By: Rashid Wanjala
The ongoing “pang’ang’a” about who won the debate isnâ€™t what’s important, what is significant is the elitism in the wordsâ€those who watch TVâ€.
There is a difference between those who watched TV and those who will vote. When they poll those who will vote using the right science, itâ€™s always shown that Raila consistently leads. From Ipsos -Synovate, to Strategic PR, to Infotrack, itâ€™s been consistent that Raila is leading.
One of my degrees is in a Science based discipline, and I can tell you that basing sampling on those who watch TV is absolutely lacking in scientific basis. Only in a cable based environment can you truly tell how many watched TV. Did you factor in the demographic composition? How was the sample picked? And within how long after they had watched TV did you conduct the poll?
In CNN they assemble a group whose demographics represent the diversity of the American people in a room. In a room because, you want such an environment controlled. You want them to not be contaminated by partsan media for the case of Kenya this could be like media propaganda spewed by Uhuruâ€™s K-24 TV.
If you interview people after two (2) days of watching Uhuru owned channels, and media houses, several of them, would be indoctrinated through pro-Uhuru adverts in between, that there can only be one outcome, an Uhuru win in the debate. Such are not credible interviewees.
If that survey was truly done (which I highly doubt) and those were indeed the results, then it would only mean one thing. That Central Kenya has more TV-owning households, is testament to favoritism, and tribalism that has for long bedeviled this country. Itâ€™s the trickledown effect of cabinets that are 60% the Presidents community. That is what we need to fix.
And what would that mean? That the region that has produced 2 out of 3 former presidents is doing better the rest of the nation. They can afford more TVs. That is what it means. And that now they are showing that off to the less to do regions that have never produced presidents, by lacing it up with well crafted and cooked up polls- by commissioning polls that confirm nothing else other than TNA strongholds have more TVs.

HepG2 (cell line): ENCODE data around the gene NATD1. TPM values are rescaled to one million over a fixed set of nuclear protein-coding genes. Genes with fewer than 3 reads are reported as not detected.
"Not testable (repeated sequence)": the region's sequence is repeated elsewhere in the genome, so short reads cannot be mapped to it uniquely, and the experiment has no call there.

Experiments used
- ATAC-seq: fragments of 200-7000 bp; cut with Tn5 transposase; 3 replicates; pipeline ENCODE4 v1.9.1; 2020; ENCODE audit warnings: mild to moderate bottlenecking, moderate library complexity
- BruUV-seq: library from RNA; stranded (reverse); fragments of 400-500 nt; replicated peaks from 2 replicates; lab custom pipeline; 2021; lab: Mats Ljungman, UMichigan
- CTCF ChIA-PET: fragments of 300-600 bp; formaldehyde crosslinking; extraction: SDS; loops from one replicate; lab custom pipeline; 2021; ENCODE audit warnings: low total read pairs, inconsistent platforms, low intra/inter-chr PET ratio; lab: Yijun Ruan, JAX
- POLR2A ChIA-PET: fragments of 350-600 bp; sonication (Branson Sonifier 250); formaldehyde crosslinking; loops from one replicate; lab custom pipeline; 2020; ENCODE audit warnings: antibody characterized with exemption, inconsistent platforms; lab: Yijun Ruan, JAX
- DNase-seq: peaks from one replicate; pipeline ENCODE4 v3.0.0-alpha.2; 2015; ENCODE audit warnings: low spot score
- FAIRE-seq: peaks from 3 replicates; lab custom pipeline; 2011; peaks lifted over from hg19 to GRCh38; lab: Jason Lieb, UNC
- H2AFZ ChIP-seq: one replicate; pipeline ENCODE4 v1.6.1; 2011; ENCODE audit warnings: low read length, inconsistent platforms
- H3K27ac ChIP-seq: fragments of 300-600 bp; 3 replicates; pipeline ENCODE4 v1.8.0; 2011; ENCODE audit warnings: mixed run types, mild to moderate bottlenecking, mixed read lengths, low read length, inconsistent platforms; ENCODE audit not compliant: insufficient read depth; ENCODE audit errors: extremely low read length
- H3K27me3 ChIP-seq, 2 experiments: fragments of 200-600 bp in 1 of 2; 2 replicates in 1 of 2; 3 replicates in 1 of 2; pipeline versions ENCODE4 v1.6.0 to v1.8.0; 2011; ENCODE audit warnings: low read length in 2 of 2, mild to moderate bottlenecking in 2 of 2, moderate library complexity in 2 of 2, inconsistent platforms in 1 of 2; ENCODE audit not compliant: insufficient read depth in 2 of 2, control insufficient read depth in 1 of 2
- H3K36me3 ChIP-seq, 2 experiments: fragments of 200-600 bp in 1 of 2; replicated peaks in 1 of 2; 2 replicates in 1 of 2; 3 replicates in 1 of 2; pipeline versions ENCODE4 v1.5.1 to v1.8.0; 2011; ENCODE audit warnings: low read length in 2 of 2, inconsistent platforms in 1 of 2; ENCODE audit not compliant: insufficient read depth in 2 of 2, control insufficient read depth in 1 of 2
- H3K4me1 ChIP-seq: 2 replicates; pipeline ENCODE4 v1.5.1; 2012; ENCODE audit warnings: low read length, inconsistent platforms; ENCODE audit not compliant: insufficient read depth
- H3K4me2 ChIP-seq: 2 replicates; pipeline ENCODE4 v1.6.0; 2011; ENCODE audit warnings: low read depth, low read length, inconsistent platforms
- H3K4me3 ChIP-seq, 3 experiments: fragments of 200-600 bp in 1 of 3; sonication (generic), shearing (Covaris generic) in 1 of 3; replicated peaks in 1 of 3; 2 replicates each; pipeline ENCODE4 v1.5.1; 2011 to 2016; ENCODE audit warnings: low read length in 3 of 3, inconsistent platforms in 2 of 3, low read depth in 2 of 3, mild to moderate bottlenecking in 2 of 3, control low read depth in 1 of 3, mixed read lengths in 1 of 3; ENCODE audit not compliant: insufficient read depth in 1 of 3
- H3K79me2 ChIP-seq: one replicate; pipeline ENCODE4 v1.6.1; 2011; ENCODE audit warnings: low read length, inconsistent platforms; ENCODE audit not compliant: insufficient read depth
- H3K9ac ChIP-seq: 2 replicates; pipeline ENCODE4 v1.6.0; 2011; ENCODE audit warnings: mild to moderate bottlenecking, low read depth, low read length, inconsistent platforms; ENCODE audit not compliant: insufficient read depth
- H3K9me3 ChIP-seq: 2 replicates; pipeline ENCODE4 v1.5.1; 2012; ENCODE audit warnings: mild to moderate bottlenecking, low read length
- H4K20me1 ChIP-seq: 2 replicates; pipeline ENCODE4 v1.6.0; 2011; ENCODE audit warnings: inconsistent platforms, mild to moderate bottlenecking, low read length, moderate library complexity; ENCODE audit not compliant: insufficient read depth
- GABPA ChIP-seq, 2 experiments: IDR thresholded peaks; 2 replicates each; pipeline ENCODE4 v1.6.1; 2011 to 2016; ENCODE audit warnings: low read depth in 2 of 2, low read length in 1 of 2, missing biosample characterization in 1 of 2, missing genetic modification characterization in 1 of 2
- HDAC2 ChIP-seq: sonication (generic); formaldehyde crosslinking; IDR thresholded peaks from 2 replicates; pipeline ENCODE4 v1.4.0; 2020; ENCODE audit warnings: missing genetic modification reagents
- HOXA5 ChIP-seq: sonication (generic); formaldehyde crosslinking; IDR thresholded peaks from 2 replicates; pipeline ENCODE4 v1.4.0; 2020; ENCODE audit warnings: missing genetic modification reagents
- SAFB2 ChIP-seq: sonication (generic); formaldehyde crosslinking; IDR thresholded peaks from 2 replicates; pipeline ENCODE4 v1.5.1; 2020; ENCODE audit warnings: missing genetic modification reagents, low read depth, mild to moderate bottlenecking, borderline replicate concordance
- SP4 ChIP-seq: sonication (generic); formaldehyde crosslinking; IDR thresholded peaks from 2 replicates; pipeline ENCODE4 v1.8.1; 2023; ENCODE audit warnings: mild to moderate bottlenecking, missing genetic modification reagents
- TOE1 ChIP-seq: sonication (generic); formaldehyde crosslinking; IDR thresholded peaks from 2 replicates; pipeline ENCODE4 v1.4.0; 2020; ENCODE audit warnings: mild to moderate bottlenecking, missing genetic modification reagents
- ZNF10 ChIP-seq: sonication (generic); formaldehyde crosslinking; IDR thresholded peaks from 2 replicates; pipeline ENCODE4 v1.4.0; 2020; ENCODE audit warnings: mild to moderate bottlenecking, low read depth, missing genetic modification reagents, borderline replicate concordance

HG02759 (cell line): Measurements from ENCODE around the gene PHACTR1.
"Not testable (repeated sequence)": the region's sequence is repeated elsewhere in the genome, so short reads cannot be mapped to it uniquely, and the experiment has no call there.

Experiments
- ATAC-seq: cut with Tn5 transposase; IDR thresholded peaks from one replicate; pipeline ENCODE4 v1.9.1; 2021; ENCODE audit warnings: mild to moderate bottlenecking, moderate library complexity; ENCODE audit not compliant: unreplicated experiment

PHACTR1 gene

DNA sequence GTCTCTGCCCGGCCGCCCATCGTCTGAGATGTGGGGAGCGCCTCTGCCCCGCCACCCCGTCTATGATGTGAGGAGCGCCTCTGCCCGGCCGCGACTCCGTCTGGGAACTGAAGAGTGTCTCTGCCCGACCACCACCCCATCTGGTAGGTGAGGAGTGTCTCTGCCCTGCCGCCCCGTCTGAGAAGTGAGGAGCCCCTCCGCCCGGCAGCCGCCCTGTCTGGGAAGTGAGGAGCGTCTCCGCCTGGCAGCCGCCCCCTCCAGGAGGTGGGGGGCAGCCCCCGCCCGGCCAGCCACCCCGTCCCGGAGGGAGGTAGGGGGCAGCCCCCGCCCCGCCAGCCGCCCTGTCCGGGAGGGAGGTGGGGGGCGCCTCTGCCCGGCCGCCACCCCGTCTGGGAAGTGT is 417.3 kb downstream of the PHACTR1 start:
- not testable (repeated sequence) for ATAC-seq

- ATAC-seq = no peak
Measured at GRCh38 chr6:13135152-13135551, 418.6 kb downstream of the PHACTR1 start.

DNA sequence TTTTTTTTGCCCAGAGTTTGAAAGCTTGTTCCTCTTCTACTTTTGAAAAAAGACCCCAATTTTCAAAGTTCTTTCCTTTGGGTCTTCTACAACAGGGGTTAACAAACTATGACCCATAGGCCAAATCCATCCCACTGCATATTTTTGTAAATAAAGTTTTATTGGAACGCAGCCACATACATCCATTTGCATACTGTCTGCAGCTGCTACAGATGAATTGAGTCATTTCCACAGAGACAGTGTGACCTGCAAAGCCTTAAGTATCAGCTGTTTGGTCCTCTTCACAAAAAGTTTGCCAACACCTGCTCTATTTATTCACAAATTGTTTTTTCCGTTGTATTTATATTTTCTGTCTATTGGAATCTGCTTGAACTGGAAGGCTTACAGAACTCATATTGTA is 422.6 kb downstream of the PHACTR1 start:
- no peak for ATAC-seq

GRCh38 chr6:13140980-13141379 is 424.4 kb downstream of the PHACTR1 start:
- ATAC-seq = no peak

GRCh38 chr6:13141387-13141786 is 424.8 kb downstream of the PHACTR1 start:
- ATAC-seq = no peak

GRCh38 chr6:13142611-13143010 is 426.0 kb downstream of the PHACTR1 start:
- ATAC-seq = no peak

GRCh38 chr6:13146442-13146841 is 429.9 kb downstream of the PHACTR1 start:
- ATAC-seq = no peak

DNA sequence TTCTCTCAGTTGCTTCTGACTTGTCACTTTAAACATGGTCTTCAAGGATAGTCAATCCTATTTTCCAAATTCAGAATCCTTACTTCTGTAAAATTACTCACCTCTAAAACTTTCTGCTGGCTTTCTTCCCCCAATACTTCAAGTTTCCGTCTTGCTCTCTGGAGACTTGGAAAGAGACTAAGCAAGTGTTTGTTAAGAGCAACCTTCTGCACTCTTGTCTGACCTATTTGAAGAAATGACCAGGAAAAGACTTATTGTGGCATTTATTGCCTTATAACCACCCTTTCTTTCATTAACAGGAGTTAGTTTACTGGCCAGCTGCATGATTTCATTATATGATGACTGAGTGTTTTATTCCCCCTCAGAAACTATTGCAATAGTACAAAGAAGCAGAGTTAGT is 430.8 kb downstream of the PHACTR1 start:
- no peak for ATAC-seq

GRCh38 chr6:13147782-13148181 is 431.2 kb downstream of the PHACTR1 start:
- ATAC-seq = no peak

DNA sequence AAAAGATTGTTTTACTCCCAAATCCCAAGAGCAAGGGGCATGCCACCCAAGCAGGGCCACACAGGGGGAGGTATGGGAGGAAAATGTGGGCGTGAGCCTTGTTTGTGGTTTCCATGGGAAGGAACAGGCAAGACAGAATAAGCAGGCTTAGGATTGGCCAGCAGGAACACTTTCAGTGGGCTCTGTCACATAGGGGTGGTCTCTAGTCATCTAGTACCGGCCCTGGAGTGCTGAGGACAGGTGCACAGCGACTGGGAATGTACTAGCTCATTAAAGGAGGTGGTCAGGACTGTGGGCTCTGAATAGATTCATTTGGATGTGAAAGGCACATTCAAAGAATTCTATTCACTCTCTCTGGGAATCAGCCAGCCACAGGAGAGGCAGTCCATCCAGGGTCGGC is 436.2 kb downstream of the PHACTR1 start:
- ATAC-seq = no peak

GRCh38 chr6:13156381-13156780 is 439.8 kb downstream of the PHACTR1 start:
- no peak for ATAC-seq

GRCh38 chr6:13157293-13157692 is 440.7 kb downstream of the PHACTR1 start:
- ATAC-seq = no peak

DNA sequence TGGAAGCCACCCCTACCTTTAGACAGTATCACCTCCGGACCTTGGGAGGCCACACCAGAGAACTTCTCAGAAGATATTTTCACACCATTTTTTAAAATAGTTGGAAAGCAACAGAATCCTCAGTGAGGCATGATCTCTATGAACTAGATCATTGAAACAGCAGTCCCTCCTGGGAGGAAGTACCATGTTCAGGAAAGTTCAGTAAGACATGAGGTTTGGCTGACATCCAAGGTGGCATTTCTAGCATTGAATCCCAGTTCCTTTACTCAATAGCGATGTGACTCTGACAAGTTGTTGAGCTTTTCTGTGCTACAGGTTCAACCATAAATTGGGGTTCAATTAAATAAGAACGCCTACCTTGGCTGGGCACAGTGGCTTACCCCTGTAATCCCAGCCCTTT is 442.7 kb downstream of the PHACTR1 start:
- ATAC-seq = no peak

We expected the debate to be a source of rejuvenating of our nationhood, but too sad it turns out itâ€™s a source of spitting at the misery of the strongholds that donâ€™t produce presidents. It is dangerous politics that will take our nation in a bad route when the wounds of 2007/8 havenâ€™t even healed. This coming after Mutahi Ngunyiâ€™s tribal arithmetic beamed on television across Kenya, is dangerous politics. Am saddened at this height of irresponsible political brinkmanship.
This 2013 election is about equity and equality, as Peter Kenneth said in the debate. Itâ€™s about making sure that TVs are equally distributed in our households. Itâ€™s about making sure that a President grants equal opportunities to every region in this country an opportunity to be a TV owner. Itâ€™s about making sure that TV viewership becomes fiber optic cable based, so that at the touch of a button, itâ€™s possible to know who truly watched TV.
I find the polls methodology of the post-debate polling wanting and bankrupt in polling science. I hear the echoes of a candidate who has consistently trailed in opinion polls, re-inventing opinion polling science, to find new ways of having a few polls however unscientific they are to make him look like he is leading. We saw it with the deep accented presentation by OCTOPUS.
It is these counter-measures that make you believe that Raila is indeed the leading candidate. Itâ€™s the desperation of a campaign team that has given up on credible international best practice of polling science, and has chosen the dark route of polling brinkmanship. Like singer-song writers sitting down and cooking up numbers. So sad.